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The Aphrodite exchange, part 3: What we can learn from Jewish-Roman relations

[additional-authors]
October 19, 2016

Rabbi Burton Visotzky serves as Appleman Professor of Midrash and Interreligious Studies at The Jewish Theological Seminary, where he joined the faculty upon his ordination in 1977. Rabbi Visotzky is the Louis Stein Director of the Finkelstein Institute for Religious and Social Studies of JTS, charged with programs on public policy. He also serves as director of the Milstein Center for Interreligious Dialogue of JTS. Rabbi Visotzky holds degrees from the University of Illinois at Chicago, Harvard University, and JTS. He has been visiting faculty at Oxford, Cambridge, and Princeton universities, and at the Russian State University of the Humanities in Moscow. With Bill Moyers, Rabbi Visotzky developed 10 hours of television for PBS. Their collaboration, Genesis: A Living Conversation, premiered in 1996. He also consulted with Jeffrey Katzenberg and DreamWorks for the company's 1998 film, Prince of Egypt. Rabbi Visotzky's articles and reviews are published in America, Europe, and Israel. He is the author of 10 books and more than 100 articles and reviews.

This following exchange focuses on Rabbi Visotzky’s new book Aphrodite and the Rabbis: How the Jews Adapted Roman Culture to Create Judaism as We Know It. Parts one and two can be found here and here.

***

Dear Rabbi,

I'd like to end our conversation by asking you to expand on the last part of your previous answer – in which you began to talk about the relevance of your book to Jewish life today.

I have two questions in mind as I make this request:

1. Does it, or should it, change the way we practice our Judaism – for example, should all the Jews who celebrate Hanukah change something in their thinking about this holiday and what it means for us?

2. Does it change the way we ought to think about current or future encounters of Judaism with other cultures – and how to make such encounters enriching rather than risky, if such differentiation is even possible?

Thank you for the interesting book and for this exchange,

Shmuel

***

Dear Shmuel,

Thanks again for your thoughtful questions, and best wishes in the New Year to you and your readers! Aphrodite and the Rabbis: How the Jews Adapted Roman Culture to Create Judaism as We Know It  is a book about Jews in the early centuries of the common era (70-500 CE), but as you perceive, it is also a book about Judaism today. By tracing how the rabbis of the Talmud and Midrash adapted to life in the majority Roman culture: how they assimilated Greco-Roman vocabulary and custom into Judaism to keep it alive following the destruction of the Jerusalem Temple, I am also reflecting on Judaism in America (and even Israel) in our post-Holocaust era.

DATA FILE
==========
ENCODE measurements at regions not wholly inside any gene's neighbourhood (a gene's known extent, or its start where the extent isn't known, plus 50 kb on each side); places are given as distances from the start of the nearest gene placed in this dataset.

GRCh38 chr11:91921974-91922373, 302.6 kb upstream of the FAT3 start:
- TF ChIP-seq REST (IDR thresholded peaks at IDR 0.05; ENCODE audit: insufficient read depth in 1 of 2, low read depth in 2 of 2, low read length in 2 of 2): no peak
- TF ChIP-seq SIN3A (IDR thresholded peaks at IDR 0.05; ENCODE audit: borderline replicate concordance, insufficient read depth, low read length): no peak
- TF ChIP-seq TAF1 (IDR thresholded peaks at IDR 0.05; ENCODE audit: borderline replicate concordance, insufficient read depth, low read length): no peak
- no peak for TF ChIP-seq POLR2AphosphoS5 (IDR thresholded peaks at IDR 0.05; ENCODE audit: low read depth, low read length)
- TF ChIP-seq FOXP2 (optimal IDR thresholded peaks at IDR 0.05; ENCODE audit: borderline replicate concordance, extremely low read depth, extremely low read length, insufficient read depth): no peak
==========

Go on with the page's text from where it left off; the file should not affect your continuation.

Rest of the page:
In earlier parts of our conversation you asked about the ambivalence the ancient rabbis expressed toward Rome. Here you probe further by acknowledging that there is risk to Jewish identity today as we respond to the norms of the surrounding (Christian) culture. I want to refer back to our rabbis in Roman times by way of analogy. The rabbis’ attitudes toward Rome depended in serious measure upon who exactly was emperor at the time.

Thus we can find rabbis who absolutely loved the Emperor, such as the many stories about Rabbi Yehuda HaNasi, the patriarch of the Jewish community and editor of the Mishnah. In these tales Rebbi (as he is called in the Talmud) is said to be a friend and advisor to the Emperor Antoninus. This is the equivalent of our Jewish community’s embracing a president who holds a Hanukkah party in the White House, making it Glatt Kosher for the benefit of the Jewish community. This is good for Jews and for Judaism in America.

Yet other rabbinic stories depict the Emperor Diocletian as a swineherd and about the empire they say: “Why is [Rome] likened to a pig? To tell you that just like the pig when it wallows in filth, puts forth its feet [thus showing its split hooves] as though to claim it is a pure and kosher animal; so too this evil empire…”  And this mirrors our disdain for a presidential candidate who touts a Jewish son-in-law while condoning anti-Semitism or policies inimical to the well-being of Israel. Such a president does not bode well for Jews.

You also asked me about Hanukkah, which is especially apposite this year when the first candle coincides with Christmas Eve. Here too, we can learn a lesson from how the Jews embraced surrounding culture. It is no accident that we celebrate Hanukkah at the winter solstice, exactly when the night is longest, but then is followed by more light, day by day. This is the custom we observe at Hanukkah, when following the school of Hillel, we add a light each night to our Hanukkiah. And in many American Jewish households, we exchange Hanukkah gifts.

Of course, Christmas falls exactly at this season as well. Christians, I am told, give one another gifts at this season, too. The custom follows the Roman calendar and their ancient celebration of the Saturnalia. At the winter solstice, Romans celebrated the turn from darkness to more light by a week of celebration and the exchange of gifts. Old customs die hard. We still exchange gifts and good wishes as we add more light. It is a good custom for the celebration of Hanukkah. And it is my hope that Aphrodite and the Rabbis adds light as well.

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